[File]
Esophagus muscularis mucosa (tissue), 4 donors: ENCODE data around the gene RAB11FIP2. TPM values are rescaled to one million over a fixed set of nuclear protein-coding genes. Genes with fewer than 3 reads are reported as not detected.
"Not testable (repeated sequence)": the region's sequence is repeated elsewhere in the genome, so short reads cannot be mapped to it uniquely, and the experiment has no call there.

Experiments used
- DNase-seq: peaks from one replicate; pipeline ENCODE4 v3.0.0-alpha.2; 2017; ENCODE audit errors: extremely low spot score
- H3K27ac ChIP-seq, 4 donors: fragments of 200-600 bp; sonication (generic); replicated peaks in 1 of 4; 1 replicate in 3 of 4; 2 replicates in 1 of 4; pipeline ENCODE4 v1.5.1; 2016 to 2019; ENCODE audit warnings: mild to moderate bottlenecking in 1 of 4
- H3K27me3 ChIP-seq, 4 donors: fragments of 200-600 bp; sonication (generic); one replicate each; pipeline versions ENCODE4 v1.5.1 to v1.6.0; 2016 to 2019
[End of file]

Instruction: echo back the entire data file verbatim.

Esophagus muscularis mucosa (tissue), 4 donors: ENCODE data around the gene RAB11FIP2. TPM values are rescaled to one million over a fixed set of nuclear protein-coding genes. Genes with fewer than 3 reads are reported as not detected.
"Not testable (repeated sequence)": the region's sequence is repeated elsewhere in the genome, so short reads cannot be mapped to it uniquely, and the experiment has no call there.

Experiments used
- DNase-seq: peaks from one replicate; pipeline ENCODE4 v3.0.0-alpha.2; 2017; ENCODE audit errors: extremely low spot score
- H3K27ac ChIP-seq, 4 donors: fragments of 200-600 bp; sonication (generic); replicated peaks in 1 of 4; 1 replicate in 3 of 4; 2 replicates in 1 of 4; pipeline ENCODE4 v1.5.1; 2016 to 2019; ENCODE audit warnings: mild to moderate bottlenecking in 1 of 4
- H3K27me3 ChIP-seq, 4 donors: fragments of 200-600 bp; sonication (generic); one replicate each; pipeline versions ENCODE4 v1.5.1 to v1.6.0; 2016 to 2019